More than 1,000 people have died in a powerful earthquake that struck Morocco’s High Atlas mountains late on Friday.
A further 1,204 people are reported to be injured - 721 of them critically - in the quake that destroyed buildings and sent residents rushing from their homes as it struck just after 11pm (10pm GMT).
At least 1,037 people died, mostly in Marrakech and five provinces near the quake’s epicentre, Morocco’s Interior Ministry reported on Saturday morning.
The death toll is expected to rise as rescuers pick through the rubble on Saturday and work to reach remote areas.
Bill McGuire, professor emeritus of geophysical and climate hazards at University College London, said: “I would expect the final death toll to climb into the thousands once more is known.
“As with any big quake, aftershocks are likely, which will lead to further casualties and hinder search and rescue.”
Th earthquake is the hardest to hit Morocco in 120 years.
Prime Minister Rishi Sunak said: “ My thoughts are with everyone affected by the terrible earthquake in Morocco last night. The UK stands ready to support our Moroccan friends.”
Foreign Secretary James Cleverly said the UK is supporting British nationals in the region.
Devastating news of a substantial earthquake just outside Marrakesh, Morocco.
The UK is continuing to support British nationals in the region.
We stand ready to help our Moroccan friends in whatever way we can.
— James Cleverly🇬🇧 (@JamesCleverly) September 9, 2023
In Marrakech, the famous Koutoubia Mosque, built in the 12th century, suffered damage, but the extent was not immediately clear.
Its 69-metre (226-foot) minaret is known as the “roof of Marrakech.” Moroccans also posted videos showing damage to parts of the famous red walls that surround the old city, a UNESCO World Heritage site.
Morocco’s geophysical centre said the quake struck in the Ighil area of the High Atlas with a magnitude of 7.2.
The US Geological Survey put the quake’s magnitude at 6.8 and said it was at a relatively shallow depth of 18.5km (11.5 miles).
Local television showed pictures of a fallen mosque minaret with rubble lying on smashed cars.
The Interior Ministry urged calm, saying in its televised statement on the death toll that the quake had hit the provinces of Al Haouz, Ouarzazate, Marrakech, Azilal, Chichaoua and Taroudant.
The head of a town near the earthquake’s epicentre told Moroccan news site 2M that several homes in nearby towns had partly or totally collapsed, and electricity and roads were cut off in some places.
Abderrahim Ait Daoud, head of the town of Talat N’Yaaqoub, said authorities are working to clear roads in Al Haouz Province to allow passage for ambulances, but said large distances between mountain villages mean it will take time to learn the extent of the damage.
The Moroccan military and emergency services mobilised aid efforts to the areas hit by damages, local media reported that roads leading to the mountain region around the epicentre were jammed with vehicles and blocked with collapsed rocks, slowing rescue efforts.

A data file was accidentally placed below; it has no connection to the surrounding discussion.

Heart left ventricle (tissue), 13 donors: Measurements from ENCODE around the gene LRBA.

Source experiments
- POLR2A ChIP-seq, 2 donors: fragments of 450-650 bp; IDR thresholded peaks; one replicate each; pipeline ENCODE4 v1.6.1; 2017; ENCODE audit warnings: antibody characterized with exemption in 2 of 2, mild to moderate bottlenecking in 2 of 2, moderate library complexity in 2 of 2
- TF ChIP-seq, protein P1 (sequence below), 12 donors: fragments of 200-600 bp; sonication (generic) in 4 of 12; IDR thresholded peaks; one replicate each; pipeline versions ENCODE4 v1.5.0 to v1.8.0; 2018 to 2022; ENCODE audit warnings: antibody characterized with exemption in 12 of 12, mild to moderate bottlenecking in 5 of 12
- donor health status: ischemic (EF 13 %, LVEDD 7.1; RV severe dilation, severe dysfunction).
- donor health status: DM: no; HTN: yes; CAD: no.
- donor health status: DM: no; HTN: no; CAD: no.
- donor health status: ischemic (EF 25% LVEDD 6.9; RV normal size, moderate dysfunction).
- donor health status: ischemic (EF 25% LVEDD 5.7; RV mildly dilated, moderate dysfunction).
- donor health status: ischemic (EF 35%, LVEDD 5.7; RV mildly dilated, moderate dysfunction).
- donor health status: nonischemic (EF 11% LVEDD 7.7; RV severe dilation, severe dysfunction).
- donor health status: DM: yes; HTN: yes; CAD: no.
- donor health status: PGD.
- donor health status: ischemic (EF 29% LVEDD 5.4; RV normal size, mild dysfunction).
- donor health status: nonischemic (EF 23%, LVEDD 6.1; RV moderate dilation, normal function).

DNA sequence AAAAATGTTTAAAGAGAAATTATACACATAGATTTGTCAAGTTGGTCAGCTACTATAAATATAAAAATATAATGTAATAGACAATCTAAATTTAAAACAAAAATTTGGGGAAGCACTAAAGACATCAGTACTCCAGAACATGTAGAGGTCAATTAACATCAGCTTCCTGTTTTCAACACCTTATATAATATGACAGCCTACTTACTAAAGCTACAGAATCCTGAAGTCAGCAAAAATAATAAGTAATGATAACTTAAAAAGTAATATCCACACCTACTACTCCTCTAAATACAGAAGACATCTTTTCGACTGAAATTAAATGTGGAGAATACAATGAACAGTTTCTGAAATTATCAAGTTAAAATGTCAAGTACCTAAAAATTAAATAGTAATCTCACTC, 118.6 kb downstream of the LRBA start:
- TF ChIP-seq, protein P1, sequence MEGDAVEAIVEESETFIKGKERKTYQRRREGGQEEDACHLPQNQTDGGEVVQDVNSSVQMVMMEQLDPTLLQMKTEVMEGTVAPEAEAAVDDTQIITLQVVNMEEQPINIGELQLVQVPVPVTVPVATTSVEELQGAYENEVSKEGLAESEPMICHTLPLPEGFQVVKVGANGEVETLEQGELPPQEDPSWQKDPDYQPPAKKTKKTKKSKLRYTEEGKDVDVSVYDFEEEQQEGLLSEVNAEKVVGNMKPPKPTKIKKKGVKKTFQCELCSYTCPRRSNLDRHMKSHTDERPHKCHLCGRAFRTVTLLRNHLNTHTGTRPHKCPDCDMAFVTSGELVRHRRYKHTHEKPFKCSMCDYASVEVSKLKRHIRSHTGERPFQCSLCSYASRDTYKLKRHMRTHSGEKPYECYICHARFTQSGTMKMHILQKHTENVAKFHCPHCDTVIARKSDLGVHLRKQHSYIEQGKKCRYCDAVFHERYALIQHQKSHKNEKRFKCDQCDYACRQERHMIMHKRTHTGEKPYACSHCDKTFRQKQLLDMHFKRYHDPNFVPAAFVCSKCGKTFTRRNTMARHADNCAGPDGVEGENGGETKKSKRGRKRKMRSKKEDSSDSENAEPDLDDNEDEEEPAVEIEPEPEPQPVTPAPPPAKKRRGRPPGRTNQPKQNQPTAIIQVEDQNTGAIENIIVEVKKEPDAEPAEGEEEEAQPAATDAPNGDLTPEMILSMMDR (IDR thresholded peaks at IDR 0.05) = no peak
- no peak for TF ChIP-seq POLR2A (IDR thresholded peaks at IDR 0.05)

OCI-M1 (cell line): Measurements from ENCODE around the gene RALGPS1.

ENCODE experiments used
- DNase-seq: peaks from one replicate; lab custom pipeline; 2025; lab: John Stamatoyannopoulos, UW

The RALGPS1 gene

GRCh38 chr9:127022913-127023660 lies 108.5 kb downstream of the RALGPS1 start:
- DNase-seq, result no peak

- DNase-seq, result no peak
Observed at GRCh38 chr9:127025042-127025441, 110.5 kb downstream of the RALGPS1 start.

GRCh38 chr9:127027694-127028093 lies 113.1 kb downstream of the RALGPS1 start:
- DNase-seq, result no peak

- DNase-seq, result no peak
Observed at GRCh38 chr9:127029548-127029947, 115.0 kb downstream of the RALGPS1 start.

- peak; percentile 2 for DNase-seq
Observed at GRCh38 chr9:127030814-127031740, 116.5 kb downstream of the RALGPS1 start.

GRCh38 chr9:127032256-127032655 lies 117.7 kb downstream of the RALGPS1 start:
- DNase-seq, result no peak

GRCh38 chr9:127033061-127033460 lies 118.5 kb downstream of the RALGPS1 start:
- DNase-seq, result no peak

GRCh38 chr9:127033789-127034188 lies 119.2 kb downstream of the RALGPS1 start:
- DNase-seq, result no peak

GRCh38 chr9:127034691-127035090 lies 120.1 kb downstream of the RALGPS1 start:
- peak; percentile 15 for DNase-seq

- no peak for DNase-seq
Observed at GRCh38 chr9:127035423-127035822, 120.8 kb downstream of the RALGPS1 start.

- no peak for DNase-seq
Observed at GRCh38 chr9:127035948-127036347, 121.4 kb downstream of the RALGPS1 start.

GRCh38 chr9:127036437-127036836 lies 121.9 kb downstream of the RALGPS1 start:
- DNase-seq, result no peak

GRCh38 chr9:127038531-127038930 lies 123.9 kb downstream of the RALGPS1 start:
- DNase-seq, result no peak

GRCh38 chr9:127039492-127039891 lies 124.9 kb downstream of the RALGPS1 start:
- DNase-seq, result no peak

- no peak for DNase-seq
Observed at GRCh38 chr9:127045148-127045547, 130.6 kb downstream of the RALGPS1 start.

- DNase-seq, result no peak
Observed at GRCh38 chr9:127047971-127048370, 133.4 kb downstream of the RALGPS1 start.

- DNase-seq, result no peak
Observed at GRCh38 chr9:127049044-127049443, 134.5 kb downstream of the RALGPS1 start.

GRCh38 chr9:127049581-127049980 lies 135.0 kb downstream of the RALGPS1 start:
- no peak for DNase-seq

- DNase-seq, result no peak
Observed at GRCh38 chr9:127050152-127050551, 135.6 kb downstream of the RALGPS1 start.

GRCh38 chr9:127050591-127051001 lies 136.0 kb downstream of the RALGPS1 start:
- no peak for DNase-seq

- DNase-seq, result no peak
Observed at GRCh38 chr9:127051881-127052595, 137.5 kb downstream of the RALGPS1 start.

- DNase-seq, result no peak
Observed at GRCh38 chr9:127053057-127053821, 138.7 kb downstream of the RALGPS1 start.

Trucks loaded with blankets, camp cots and lighting equipment were headed to the region, the official news agency MAP reported.
Montasir Itri, a resident of the mountain village of Asni near the epicentre, said most houses there were damaged.
“Our neighbours are under the rubble and people are working hard to rescue them using available means in the village,” he said.
Further west, near Taroudant, teacher Hamid Afkar said he had fled his home and felt aftershocks.
“The earth shook for about 20 seconds. Doors opened and shut by themselves as I rushed downstairs from the second floor,” he said.
The earthquake is Morocco’s deadliest since a 2004 tremor near Al Hoceima in the northern Rif mountains killed over 600 people.
The United Nations stood ready to help the Moroccan government in “its efforts to assist the impacted population”, UN spokesperson Stephane Dujarric said in a statement.
In Marrakech, some houses in the tightly packed old city had collapsed and people were working hard by hand to remove debris while they waited for heavy equipment, said resident Id Waaziz Hassan.
Another Marrakech resident, Brahim Himmi, said he saw ambulances coming out of the old town and many building facades damaged. He said people were frightened and were staying outside in case of another quake.
“The chandelier fell from the ceiling and I ran out. I’m still in the road with my children and we’re scared,” said Houda Hafsi, 43, in Marrakech.
People in the capital city of Rabat, about 350 km north of Ighil, and in the coastal town of Imsouane, about 180 km to its west, also fled their homes, fearing a stronger quake, according to Reuters witnesses.
In Casablanca, some 250 km north of Ighil, people who spent the night in the streets were too scared to return to their homes.
“The house rocked aggressively, everyone was scared,” said resident Mohamed Taqafi.
“I thought it was only my house that was moving because it’s fragile and old. I heard people screaming, everyone went out of their houses.”